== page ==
Versatile Long-blooming Catmints

'Blue Wonder' Nepeta Growing At Kingwood Center, Mansfield, Ohio

Catmint (Nepeta spp.) is a favorite of cats who like to roll around in it, sometimes to the detriment of the plant(s) (USDA hardiness zones 3-8). There are several species of catmint. Most popular are the gray-green leafed N. x faassenii and hairy gray heart-shaped leafed N. racemosa. Depending on the cultivar selected, this versatile perennial grows 1 1/2 to 3 feet high and varying widths.

Catmint grows in average well-drained soil and in full to partial sun (6 hours minimum); shade-grown plants are floppy and flower poorly. One-year established catmints exhibit exceptional heat, drought, and humidity tolerance. Established plants prefer dry (not sopping wet), and low fertility soil.

Catmints bloom from late spring to early fall. Purple, blue, pink or white flowers (depending on species and cultivar) bloom over 3-4 weeks. Prune back plants by two-thirds in late June or July to stimulate August-September re-bloom. Catmints need to be divided every 3 – 4 years in early spring. Cutback old foliage in late winter rather than in the fall.

Plants are highly deer and rabbit resistant. Hummingbirds and numerous nectar gathering bees and butterflies visit the aromatic flowers. Foliage is seaside/salt resistant. The aromatic blooms make good cutflowers and are utilized in floral designs.

Catmint grows in flower gardens, rock and herb gardens, and in containers. Low-growing cultivars work as great edging plants in front borders and as a perennial ground cover.

Popular cultivars:
N. racemosa ‘Walker’s Low’ grows 24 to 30 inches high with blue violet sterile flowers and aromatic grey green foliage (2007 Perennial Plant Association Plant of the Year).
N. x faassenii ‘Six Hills Giant’ is a taller growing catmint (30 to 36 inches high) with dark green leaves and deep violet-purple blooms.
N. x faassenii ‘Blue Wonder’ is a compact grower (12 to 15 inch tall plant and greater spread), dark green leaves, and dark blue blooms. ‘White Wonder’ has white blooms.

Disease Resistant Crape Myrtle Cultivars

‘Apalachee’ crape myrtle trunk

'Sioux' crapemyrtle mildew resistant

‘Sioux’ crapemyrtle mildew & leaf spot resistant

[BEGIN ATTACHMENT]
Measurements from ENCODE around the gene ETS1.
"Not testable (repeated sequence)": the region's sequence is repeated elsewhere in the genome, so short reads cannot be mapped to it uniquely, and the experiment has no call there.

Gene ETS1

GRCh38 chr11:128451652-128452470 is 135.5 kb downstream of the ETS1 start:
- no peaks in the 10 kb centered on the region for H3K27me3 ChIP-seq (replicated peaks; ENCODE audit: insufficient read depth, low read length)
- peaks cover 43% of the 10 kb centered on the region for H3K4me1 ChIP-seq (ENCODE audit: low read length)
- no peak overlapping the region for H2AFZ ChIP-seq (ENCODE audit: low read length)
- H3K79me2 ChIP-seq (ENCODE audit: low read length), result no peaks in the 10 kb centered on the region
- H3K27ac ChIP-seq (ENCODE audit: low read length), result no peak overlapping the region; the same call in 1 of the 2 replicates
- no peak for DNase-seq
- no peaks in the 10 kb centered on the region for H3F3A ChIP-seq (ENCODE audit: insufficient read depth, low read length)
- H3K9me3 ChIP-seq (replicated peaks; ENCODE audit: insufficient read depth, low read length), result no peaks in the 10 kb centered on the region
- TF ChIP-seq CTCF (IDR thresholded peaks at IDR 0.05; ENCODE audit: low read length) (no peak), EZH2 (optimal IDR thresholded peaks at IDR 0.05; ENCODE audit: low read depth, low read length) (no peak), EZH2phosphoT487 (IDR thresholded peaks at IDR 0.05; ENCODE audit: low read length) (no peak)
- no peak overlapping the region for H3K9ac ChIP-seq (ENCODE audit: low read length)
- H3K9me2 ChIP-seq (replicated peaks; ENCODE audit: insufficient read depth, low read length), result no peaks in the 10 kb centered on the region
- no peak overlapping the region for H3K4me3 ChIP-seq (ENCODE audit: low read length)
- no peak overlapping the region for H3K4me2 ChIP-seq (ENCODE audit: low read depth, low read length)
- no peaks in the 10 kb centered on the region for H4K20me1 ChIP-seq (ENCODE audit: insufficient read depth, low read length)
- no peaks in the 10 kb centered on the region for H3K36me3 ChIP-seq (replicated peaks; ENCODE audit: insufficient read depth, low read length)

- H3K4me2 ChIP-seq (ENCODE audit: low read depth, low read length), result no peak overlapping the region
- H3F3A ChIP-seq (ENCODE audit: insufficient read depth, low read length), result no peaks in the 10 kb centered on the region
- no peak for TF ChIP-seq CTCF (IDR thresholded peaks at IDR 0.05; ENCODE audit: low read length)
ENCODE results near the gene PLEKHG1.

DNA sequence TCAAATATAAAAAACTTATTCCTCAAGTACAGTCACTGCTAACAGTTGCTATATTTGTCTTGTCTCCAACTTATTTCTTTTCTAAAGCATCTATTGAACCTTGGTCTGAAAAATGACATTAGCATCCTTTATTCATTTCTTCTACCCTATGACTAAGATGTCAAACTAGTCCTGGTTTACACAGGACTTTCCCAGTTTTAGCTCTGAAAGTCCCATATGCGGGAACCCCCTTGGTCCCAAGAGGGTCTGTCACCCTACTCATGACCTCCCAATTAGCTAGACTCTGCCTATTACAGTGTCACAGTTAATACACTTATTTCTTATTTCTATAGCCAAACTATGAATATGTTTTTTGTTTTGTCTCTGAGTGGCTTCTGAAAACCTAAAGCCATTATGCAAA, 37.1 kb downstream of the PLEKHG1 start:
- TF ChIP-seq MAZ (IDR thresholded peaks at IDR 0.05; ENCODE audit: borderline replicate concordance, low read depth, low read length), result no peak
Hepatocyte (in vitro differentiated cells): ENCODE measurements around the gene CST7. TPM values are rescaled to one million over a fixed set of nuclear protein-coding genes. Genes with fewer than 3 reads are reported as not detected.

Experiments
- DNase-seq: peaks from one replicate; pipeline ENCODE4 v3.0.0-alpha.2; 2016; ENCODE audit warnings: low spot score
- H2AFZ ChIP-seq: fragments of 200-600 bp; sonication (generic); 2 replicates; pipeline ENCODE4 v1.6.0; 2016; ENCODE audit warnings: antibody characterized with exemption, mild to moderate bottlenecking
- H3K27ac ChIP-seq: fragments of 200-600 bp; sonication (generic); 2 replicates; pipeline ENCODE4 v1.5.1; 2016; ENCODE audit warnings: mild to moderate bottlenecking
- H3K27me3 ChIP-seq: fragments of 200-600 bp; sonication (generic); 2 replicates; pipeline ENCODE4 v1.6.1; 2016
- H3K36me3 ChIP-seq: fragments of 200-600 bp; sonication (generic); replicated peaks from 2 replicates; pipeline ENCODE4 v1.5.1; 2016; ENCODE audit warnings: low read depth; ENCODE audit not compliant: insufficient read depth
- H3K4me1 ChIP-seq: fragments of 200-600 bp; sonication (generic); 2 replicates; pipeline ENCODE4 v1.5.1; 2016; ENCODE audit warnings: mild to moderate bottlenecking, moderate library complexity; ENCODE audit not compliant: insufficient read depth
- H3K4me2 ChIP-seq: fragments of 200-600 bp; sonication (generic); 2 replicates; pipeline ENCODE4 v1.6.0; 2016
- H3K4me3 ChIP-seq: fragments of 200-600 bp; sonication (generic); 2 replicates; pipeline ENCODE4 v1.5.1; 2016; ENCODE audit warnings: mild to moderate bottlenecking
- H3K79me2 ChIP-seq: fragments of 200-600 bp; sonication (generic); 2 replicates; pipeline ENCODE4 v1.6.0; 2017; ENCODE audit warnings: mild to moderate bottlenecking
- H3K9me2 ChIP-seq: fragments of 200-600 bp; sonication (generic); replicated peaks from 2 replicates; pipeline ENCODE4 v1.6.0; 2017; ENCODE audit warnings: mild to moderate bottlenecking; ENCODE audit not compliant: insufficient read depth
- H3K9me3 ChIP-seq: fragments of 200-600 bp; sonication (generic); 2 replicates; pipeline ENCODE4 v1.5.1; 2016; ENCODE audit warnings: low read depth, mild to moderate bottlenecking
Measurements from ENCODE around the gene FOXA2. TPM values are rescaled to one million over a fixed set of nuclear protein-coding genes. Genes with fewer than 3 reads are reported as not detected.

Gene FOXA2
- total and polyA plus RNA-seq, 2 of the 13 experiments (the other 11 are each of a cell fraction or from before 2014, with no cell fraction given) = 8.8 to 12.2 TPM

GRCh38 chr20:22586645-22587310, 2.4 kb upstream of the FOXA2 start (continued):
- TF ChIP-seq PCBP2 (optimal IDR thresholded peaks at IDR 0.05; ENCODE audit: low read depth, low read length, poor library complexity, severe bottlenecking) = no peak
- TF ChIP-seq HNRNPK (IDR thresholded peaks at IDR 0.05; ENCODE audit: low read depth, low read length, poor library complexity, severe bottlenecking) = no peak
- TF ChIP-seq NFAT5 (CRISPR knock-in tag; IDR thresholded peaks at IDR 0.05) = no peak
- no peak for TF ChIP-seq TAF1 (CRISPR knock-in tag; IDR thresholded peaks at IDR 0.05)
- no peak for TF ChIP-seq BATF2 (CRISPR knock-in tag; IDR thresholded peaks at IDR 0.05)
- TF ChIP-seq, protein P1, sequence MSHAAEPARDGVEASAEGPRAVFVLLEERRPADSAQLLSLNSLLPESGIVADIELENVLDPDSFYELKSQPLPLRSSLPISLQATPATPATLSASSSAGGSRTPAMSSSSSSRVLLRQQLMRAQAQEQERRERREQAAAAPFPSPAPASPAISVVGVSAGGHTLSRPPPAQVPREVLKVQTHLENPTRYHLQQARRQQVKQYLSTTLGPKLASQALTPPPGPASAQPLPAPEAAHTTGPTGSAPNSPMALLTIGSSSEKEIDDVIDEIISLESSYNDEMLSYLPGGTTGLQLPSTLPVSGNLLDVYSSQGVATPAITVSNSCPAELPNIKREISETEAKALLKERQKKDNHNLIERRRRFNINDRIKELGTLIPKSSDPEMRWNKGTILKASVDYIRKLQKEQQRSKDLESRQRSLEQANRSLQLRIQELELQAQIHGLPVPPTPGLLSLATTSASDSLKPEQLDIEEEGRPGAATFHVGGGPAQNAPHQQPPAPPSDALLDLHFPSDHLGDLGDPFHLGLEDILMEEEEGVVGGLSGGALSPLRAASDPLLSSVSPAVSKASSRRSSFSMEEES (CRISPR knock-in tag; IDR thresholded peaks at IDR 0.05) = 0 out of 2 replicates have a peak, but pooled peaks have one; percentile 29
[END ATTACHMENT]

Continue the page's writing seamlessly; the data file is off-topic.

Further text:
Hybrid crape myrtles (Lagerstroemia indica x L. faurei) are popular landscape trees in the southeast and along the coastal areas of the U. S. Over the past decade plant pathologists in Louisiana (Louisiana State University), Alabama (Auburn University), South Carolina (Clemson University), and Georgia (University of Georgia) have tested the disease resistance of cultivars for powdery mildew and cercospora leaf spot resistance.

 
Only the cultivar releases from the U.S. National Arboretum are listed below. These are among the hardiest (USDA hardiness zone 6). Each is listed according to its mature plant height:

10 to 15 feet category:

Acoma – white flowers (weeping/cascading habit); light gray-brown bark; high powdery mildew and average leaf spot resistance.

Hopi – medium pink flowers; gray to brown bark; high mildew and average leaf spot resistance.

Sioux – vivid pink flowers; medium gray- brown bark; good powdery mildew and average leaf spot resistance.

Tonto – dark fuchsia flowers; light cream bark; high powdery mildew and leaf spot resistance.

16 to 20 feet category:

Apalachee – light lavender flowers; medium-brown bark; high in mildew and leaf spot resistance;

21-25 feet category

Tuscarora – coral pink flowers; light brown bark; high powdery mildew and leaf spot resistance.

Tuskegee – dark pink flowers; light gray to tan bark; high powdery mildew and average leaf spot resistance.

Over 25 feet category:

Muskogee – light lavender flowers; gray-brown bark; high resistance to powdery mildew average and leaf spot resistance.

Natchez – white flowers; dark cinnamon bark; high powdery mildew and good leaf spot resistance.

Designing With Crape Myrtle

'Dynamite' Crape Myrtle falls in 12-15 feet height category